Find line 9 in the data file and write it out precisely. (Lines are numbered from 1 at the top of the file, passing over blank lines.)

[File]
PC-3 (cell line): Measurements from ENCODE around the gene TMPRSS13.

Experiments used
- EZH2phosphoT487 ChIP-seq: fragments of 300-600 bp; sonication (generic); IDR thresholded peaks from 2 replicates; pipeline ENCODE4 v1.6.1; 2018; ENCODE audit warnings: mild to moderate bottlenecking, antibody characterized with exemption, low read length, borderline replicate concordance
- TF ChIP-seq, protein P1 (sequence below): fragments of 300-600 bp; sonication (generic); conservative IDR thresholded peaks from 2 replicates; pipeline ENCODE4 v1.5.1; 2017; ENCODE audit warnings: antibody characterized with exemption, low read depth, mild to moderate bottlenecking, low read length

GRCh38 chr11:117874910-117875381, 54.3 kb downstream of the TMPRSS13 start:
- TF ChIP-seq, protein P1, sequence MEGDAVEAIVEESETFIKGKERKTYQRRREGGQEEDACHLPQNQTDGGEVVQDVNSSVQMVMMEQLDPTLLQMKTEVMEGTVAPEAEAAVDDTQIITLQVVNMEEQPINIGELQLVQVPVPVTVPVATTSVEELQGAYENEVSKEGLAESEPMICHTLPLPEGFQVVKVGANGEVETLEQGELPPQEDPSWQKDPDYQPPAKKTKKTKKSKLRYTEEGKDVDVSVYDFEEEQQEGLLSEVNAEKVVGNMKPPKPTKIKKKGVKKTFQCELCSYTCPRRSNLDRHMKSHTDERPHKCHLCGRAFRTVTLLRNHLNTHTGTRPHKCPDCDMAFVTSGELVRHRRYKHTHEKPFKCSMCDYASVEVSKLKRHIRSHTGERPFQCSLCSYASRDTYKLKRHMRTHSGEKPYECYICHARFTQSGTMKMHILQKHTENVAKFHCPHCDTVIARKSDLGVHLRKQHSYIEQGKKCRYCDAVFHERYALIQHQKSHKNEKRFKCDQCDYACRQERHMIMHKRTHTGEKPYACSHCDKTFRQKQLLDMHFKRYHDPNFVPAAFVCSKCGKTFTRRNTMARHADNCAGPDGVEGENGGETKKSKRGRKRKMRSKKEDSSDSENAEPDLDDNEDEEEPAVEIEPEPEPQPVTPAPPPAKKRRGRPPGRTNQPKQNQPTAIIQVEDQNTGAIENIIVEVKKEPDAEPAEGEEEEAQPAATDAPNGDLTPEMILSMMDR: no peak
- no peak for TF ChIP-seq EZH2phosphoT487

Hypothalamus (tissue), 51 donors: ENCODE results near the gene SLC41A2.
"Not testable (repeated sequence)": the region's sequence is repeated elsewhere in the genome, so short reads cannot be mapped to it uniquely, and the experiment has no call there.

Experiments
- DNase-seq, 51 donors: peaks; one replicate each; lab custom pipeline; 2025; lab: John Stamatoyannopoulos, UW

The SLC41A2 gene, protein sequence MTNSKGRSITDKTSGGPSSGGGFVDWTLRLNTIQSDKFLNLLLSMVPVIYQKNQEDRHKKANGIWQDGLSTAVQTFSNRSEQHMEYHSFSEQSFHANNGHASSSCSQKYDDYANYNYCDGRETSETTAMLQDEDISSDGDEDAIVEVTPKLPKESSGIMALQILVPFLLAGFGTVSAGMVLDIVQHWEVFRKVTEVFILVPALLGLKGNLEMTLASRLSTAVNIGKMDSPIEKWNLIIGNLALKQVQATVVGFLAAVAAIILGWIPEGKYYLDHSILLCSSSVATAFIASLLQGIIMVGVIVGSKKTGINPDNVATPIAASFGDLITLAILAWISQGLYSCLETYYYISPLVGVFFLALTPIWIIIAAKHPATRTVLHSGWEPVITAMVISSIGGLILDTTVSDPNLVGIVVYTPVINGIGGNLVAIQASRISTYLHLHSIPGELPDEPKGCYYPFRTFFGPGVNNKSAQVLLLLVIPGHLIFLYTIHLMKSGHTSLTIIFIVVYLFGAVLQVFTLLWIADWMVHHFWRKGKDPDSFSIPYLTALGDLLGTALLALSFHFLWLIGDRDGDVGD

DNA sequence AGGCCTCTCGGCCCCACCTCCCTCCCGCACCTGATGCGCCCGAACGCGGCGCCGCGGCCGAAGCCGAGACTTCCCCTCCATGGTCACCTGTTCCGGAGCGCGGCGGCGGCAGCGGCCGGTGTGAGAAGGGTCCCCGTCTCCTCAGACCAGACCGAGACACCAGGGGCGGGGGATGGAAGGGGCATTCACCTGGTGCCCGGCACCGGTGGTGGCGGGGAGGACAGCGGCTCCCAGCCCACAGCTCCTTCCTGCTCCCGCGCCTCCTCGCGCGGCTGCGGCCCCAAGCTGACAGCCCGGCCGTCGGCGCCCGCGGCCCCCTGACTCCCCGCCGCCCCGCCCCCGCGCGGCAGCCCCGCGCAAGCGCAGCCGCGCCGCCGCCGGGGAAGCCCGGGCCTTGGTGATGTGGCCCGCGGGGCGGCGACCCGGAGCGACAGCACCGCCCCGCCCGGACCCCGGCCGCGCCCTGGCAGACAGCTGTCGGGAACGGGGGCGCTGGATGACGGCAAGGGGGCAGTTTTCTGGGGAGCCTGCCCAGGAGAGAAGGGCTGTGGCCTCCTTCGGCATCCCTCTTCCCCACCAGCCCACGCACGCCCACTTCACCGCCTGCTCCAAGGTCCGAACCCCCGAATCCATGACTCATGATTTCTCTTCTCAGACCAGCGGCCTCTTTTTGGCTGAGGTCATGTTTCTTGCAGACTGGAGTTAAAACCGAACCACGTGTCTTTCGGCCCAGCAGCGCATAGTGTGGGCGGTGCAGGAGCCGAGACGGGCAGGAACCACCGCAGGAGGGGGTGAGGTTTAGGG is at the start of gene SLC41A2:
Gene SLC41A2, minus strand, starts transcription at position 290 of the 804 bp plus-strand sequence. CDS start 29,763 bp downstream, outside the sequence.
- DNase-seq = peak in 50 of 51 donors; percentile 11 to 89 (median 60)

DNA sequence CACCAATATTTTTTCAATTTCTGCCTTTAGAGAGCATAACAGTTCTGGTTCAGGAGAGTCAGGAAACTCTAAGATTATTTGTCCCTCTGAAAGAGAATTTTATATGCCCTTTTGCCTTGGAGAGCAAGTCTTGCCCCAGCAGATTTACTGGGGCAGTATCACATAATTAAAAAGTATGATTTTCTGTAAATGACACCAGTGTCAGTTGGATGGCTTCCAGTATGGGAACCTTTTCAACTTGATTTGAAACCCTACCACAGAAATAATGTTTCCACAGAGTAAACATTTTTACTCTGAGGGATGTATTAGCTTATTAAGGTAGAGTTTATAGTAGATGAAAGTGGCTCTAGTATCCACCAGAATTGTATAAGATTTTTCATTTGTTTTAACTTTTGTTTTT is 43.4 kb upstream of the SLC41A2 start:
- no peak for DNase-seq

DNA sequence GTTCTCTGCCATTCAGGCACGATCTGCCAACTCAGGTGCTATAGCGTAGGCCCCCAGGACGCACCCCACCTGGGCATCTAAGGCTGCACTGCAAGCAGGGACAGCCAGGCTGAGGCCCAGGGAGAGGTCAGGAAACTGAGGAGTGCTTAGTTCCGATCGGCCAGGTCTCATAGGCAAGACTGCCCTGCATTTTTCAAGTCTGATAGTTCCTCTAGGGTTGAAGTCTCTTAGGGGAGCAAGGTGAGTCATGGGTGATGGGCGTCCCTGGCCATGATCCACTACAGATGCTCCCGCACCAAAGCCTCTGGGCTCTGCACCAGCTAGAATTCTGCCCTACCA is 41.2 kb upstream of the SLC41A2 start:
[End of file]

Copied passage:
"Not testable (repeated sequence)": the region's sequence is repeated elsewhere in the genome, so short reads cannot be mapped to it uniquely, and the experiment has no call there.